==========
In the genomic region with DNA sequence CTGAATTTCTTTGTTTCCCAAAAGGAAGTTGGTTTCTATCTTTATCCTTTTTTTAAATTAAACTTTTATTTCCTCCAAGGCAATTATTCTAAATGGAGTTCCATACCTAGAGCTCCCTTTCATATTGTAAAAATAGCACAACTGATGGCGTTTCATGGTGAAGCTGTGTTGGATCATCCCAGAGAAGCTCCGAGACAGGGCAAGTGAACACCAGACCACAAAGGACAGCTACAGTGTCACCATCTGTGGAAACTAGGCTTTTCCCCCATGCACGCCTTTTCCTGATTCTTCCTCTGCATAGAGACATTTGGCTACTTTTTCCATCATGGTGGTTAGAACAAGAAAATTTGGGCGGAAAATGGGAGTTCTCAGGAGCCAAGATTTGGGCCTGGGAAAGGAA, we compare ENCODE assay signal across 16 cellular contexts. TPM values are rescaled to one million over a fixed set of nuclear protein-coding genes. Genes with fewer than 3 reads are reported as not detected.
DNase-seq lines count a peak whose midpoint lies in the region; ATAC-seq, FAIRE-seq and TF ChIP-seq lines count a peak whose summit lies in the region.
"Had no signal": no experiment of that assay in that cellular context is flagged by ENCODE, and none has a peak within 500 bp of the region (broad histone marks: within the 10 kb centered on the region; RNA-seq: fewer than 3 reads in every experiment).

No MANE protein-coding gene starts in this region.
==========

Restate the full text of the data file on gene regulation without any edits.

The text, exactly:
In the genomic region with DNA sequence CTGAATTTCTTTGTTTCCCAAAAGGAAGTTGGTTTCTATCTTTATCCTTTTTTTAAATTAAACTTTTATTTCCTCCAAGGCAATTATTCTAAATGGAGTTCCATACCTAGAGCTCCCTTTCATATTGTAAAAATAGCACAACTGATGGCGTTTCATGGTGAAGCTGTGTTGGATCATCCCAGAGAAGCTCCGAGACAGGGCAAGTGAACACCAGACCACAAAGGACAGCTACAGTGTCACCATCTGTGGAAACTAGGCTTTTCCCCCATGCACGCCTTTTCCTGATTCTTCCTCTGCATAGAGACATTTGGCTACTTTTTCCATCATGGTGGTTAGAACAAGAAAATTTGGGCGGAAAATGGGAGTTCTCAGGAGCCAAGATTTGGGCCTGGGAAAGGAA, we compare ENCODE assay signal across 16 cellular contexts. TPM values are rescaled to one million over a fixed set of nuclear protein-coding genes. Genes with fewer than 3 reads are reported as not detected.
DNase-seq lines count a peak whose midpoint lies in the region; ATAC-seq, FAIRE-seq and TF ChIP-seq lines count a peak whose summit lies in the region.
"Had no signal": no experiment of that assay in that cellular context is flagged by ENCODE, and none has a peak within 500 bp of the region (broad histone marks: within the 10 kb centered on the region; RNA-seq: fewer than 3 reads in every experiment).

No MANE protein-coding gene starts in this region.